There's no case to apply PC to anything other than articles; that is its purpose, to allow otherwise "disenfranchised" non-registered and new users to edit articles. Seriously, we're going to apply it to user talk pages? Noticeboards that can get hundreds of edits a day? I don't buy the template argument either; high use templates should at least be semi-protected explicitly because we don't want new or unregistered users editing them without being able to demonstrate that they understand the effects of doing so. (Indeed, the main reason they're semi- or fully protected is because we have enough unregistered and "new" users who understand full well what the effect is, and are very happy to contribute their penis vandalism.) Risker (talk) 22:35, 12 November 2012 (UTC)

  • Preventing the common vandalism while keeping constructive edits is PC's big idea. Semi-protection (or full protection) should still be used for anything other than an article, per Risker. I don't think there is any need for PC out of the article space, and we've already seen some problems with PC in the article space. Michaelzeng7 (talk) 01:39, 14 November 2012 (UTC)
  • I personally see PC as a useful tool for BLPs and highly vandalized articles; I do not see much use in other namespaces. In any case, I do not think it will be used a lot in other namespaces anyway. --Mark91it's my world 00:16, 17 November 2012 (UTC)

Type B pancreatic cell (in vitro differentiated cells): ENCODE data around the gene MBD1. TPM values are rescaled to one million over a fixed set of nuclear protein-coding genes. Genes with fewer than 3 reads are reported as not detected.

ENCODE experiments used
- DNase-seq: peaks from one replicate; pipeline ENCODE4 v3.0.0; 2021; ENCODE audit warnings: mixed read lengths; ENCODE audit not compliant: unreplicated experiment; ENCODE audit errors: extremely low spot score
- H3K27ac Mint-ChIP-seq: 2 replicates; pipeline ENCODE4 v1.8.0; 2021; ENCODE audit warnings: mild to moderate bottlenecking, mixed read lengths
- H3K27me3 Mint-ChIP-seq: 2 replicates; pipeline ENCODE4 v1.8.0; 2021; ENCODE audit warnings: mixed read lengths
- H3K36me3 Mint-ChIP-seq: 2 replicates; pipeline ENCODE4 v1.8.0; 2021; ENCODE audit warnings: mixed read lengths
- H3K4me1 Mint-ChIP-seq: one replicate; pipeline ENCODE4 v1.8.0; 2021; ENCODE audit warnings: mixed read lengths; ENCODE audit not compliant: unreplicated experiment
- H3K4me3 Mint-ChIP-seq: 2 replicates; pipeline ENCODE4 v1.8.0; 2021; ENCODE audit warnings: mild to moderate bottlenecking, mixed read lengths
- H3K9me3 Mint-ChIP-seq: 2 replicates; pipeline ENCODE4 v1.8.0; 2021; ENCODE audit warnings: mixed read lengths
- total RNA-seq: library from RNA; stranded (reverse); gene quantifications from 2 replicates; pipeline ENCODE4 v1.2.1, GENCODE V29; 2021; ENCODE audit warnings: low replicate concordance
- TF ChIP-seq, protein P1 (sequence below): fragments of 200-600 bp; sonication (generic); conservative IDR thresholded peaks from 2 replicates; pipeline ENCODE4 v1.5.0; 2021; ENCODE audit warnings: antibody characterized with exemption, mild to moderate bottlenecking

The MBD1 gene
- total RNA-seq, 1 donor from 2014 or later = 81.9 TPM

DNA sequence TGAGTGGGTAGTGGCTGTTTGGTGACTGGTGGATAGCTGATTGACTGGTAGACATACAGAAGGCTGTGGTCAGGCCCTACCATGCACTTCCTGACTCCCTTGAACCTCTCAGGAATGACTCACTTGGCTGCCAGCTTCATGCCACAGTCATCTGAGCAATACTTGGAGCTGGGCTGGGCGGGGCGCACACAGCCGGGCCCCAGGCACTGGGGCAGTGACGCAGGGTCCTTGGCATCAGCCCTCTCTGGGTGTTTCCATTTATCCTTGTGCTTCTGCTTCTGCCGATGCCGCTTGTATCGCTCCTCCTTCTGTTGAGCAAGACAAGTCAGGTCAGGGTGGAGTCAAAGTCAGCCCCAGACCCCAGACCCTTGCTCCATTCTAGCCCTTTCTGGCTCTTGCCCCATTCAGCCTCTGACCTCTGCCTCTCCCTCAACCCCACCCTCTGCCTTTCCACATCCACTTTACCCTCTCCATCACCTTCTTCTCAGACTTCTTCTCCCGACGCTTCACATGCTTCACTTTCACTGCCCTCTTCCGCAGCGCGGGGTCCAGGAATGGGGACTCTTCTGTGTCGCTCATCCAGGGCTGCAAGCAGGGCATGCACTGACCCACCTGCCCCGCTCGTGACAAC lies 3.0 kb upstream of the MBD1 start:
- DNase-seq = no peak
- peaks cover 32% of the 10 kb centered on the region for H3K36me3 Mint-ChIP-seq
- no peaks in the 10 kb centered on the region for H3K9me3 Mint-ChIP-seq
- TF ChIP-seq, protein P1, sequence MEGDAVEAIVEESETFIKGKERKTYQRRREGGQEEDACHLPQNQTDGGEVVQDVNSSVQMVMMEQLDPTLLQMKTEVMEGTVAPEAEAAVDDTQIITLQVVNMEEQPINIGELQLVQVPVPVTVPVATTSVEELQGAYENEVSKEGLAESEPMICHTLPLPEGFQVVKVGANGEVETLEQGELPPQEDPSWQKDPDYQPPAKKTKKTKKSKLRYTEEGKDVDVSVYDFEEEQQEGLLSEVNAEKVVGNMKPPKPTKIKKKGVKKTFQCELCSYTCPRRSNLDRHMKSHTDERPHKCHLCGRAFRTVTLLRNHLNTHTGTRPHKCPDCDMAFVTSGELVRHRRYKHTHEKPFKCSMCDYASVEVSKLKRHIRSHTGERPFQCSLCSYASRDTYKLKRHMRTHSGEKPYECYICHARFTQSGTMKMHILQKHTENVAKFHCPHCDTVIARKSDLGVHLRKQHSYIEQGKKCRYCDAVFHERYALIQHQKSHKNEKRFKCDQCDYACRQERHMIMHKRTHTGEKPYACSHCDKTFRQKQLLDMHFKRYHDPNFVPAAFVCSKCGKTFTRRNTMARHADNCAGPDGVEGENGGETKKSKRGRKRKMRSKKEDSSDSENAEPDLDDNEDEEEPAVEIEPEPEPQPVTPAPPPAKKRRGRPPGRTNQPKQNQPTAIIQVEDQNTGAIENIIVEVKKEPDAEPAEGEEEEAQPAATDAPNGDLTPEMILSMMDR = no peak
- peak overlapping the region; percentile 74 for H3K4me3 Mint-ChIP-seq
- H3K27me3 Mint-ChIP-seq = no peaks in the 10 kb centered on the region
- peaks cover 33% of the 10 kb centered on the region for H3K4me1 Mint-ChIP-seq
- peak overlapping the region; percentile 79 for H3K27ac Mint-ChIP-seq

No. PC may only be applied to articles or templates.[edit]

  • Weak preference. PC should be about protecting article integrity, not policing garden variety nonsense.--Tznkai (talk) 17:39, 8 November 2012 (UTC)
  • Can't see any reason that PC protection would ever need to be used on pages in the User, Wikipedia, File, Help, Category, Portal, Book, or any of the Talk namespaces. ‑Scottywong| gab _ 23:56, 12 November 2012 (UTC)
  • Yeah, it doesn't seem to make sense to use PCs outside of the article or template space. I think having it on WP space would be particularly difficult to maintain and will probably cause more trouble than benefit. I, Jethrobot drop me a line (note: not a bot!) 05:29, 14 November 2012 (UTC)

Discussion (namespaces)[edit]